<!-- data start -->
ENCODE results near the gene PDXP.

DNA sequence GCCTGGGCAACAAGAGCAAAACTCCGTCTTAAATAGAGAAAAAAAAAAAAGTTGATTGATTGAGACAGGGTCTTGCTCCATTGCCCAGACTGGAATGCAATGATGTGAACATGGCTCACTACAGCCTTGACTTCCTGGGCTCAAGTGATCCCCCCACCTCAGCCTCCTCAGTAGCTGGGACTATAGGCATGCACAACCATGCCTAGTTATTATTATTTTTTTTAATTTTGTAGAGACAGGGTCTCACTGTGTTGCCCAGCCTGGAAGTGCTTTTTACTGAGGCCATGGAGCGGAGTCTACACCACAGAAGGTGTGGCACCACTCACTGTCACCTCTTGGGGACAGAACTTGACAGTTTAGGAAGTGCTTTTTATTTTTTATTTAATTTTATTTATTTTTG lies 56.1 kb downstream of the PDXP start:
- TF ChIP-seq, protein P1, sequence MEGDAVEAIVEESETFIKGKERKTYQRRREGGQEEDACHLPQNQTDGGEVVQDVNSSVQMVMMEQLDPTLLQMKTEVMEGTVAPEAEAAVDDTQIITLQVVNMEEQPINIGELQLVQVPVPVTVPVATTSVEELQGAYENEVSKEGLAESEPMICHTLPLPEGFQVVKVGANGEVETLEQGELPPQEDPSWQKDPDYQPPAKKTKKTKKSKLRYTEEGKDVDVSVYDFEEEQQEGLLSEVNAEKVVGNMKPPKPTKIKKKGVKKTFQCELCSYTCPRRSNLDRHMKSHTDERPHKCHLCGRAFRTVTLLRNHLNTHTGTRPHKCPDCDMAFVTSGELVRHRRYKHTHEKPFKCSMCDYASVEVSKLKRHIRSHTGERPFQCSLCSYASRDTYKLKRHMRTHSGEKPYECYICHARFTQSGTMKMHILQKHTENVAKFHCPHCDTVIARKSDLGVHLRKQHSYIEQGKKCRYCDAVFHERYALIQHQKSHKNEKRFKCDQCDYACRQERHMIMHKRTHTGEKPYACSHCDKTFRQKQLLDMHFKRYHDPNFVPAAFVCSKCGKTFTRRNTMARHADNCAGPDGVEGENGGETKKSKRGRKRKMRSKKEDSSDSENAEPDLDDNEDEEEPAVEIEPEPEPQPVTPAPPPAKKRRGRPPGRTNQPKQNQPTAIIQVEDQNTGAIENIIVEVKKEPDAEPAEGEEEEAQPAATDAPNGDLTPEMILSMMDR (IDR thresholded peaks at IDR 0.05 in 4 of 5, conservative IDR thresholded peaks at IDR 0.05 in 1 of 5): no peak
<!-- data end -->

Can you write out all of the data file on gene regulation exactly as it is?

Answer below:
ENCODE results near the gene PDXP.

DNA sequence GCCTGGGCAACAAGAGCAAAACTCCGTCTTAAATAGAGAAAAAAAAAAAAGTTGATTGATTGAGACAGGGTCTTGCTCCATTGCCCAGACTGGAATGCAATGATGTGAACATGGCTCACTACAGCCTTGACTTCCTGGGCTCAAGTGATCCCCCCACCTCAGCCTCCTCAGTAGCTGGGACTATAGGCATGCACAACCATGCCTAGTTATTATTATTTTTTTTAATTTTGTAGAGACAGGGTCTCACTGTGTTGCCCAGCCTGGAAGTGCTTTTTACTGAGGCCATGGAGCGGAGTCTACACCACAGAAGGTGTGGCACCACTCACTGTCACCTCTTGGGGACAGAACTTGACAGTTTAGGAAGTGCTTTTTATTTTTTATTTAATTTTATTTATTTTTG lies 56.1 kb downstream of the PDXP start:
- TF ChIP-seq, protein P1, sequence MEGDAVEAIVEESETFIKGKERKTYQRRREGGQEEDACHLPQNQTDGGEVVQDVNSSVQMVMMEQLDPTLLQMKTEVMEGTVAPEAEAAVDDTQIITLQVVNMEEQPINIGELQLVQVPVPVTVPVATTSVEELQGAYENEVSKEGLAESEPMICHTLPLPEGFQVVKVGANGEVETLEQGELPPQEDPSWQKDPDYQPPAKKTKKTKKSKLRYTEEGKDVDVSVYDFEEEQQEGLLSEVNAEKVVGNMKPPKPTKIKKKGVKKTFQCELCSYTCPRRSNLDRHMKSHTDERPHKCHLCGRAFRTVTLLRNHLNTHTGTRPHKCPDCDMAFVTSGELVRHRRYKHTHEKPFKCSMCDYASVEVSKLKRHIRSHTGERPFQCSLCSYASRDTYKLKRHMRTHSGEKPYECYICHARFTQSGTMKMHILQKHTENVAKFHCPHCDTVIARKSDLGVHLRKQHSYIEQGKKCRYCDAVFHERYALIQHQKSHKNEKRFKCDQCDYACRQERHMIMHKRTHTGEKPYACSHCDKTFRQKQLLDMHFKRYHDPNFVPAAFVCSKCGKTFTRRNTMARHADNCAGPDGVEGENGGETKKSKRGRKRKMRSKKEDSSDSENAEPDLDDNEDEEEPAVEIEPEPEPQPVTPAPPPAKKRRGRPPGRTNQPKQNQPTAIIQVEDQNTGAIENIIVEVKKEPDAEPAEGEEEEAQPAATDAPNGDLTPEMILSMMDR (IDR thresholded peaks at IDR 0.05 in 4 of 5, conservative IDR thresholded peaks at IDR 0.05 in 1 of 5): no peak